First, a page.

Debugging a Docker Heisenbug in production

Imagine a small Docker Swarm. The old school Swarm, not swarm-mode. On this Swarm cluster we run a myriad of different microservices that all communicate with each other in mysterious ways (some hold permanent connections to others and communicate in protobuf, some just make spurious HTTP requests to others etc).

All this communication is facilitated by a single overlay network spanning all the underlying Docker hosts. Inside this network services discover each other using DNS names (provided by Docker internal DNS) — not full featured service discovery, but close enough for our needs, and simple.

The services themselves are fairly static and managed entirely using docker-compose against the Swarm remote API. The end result is an entertainment platform integrating many different third-parties and serving a web portal to the user. Life was good and simple.

Until suddenly it wasn’t!

A couple of weeks into production we started seeing some anomalies: public endpoints into the platform, that we were monitoring from an off-site location, were getting the occasional timeout, users had trouble logging in, some functionality of the portal was not loading etc.

All the functionality that was failing, was backed by different microservices running on the Swarm. So naturally we inspected all the logs and monitoring data we had about the affected services and found nothing conclusive, other than the fact that everything seemed to be pointing at a networking issue.

We use Datadog for monitoring our Docker hosts. An agent runs on each host and gathers “classic” metrics (CPU, memory, network utilization etc) from the hosts themselves, but also for each container — therefore we should have a pretty good overview of the resource usage for the entire platform and for each component. Surprisingly, we were utilizing barely any resources at all during the incidents — surely this wasn’t going to be as simple as a good old run of the mill overloaded service.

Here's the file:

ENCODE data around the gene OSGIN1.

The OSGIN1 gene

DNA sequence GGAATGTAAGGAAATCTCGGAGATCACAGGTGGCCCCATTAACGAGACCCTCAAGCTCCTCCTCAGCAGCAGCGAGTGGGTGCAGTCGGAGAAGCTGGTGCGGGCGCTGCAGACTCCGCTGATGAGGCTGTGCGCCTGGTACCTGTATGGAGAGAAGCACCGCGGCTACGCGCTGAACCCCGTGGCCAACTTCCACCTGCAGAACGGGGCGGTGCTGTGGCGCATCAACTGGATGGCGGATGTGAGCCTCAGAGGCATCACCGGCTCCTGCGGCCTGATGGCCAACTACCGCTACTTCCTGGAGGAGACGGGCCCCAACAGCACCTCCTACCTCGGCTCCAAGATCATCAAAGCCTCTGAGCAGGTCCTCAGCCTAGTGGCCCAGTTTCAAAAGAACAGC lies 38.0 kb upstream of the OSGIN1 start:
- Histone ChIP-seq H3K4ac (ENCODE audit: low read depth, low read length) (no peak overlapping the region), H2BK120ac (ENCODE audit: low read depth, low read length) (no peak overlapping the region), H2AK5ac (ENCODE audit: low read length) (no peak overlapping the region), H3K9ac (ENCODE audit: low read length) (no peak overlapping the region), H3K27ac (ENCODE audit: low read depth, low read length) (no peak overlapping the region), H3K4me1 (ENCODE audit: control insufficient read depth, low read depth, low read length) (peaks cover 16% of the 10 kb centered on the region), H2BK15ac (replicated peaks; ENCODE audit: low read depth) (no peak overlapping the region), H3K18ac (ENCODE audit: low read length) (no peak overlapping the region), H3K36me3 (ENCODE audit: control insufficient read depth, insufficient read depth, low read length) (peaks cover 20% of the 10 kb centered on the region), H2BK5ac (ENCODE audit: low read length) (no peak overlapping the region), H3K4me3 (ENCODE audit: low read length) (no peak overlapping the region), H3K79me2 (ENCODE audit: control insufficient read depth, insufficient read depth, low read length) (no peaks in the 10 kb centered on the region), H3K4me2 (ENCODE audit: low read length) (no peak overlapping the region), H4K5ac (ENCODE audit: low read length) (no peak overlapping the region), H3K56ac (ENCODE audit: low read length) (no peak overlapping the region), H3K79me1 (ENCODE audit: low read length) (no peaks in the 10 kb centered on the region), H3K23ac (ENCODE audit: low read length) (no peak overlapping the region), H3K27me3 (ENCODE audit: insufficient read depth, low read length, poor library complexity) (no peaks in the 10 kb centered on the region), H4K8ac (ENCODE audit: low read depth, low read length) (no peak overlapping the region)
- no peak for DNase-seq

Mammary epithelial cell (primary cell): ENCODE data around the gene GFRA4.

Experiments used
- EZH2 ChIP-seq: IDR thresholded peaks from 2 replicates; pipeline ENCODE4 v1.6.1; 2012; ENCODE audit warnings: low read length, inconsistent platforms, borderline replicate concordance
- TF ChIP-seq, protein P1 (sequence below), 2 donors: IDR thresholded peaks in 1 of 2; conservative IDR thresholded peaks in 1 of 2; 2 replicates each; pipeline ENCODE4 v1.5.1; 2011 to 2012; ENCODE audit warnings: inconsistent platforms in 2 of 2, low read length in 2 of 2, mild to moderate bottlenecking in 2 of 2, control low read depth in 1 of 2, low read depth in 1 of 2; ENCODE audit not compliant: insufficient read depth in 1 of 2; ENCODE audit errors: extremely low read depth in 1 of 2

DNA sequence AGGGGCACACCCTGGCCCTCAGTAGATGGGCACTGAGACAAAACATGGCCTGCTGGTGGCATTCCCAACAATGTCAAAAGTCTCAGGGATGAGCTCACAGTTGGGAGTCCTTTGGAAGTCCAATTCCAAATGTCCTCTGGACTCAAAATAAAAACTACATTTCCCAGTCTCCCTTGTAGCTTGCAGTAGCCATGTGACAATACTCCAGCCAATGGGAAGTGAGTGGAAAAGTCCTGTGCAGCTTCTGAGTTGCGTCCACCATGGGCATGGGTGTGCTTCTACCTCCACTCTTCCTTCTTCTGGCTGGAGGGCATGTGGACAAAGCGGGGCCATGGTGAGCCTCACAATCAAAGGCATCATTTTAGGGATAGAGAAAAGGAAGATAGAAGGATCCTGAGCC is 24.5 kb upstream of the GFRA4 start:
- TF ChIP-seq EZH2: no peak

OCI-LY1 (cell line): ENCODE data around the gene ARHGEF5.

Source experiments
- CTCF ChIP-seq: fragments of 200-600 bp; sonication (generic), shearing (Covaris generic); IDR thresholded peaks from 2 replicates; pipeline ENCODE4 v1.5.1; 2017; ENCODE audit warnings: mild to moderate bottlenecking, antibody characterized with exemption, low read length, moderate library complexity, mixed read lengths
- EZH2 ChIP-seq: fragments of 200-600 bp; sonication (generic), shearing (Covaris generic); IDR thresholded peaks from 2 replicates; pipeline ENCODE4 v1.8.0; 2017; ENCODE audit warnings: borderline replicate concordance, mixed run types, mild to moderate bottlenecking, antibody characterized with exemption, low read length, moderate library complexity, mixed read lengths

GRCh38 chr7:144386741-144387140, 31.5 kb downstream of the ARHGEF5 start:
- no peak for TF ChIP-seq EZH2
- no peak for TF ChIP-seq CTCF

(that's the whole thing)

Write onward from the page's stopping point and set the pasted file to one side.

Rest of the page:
The failures were intermittent and didn’t follow any kind of pattern. What made it worse from a debugging standpoint, was the fact that the incidents occurred rather seldom — sometimes once or twice a week — and lasted for only a couple of minutes. The only things to go by were events in the monitoring system about an endpoint or another not being reachable or the odd log line from a service, reporting that it had reached a timeout connecting to another particular service instance and tried to fail over to another instance instead.

A graph showing spikes in the time it takes HAproxy to establish a connection with some of the backend services in the overlay network.

How does one go about debugging these sorts of things? The only thing we were sure about was that it was a networking issue (since it affected services that shared no code base and were even written in different languages).

In the following paragraphs I’ll detail some of the steps we took and what we learned in the process (some of it might be useful in debugging similar issues in the future).

Improving network monitoring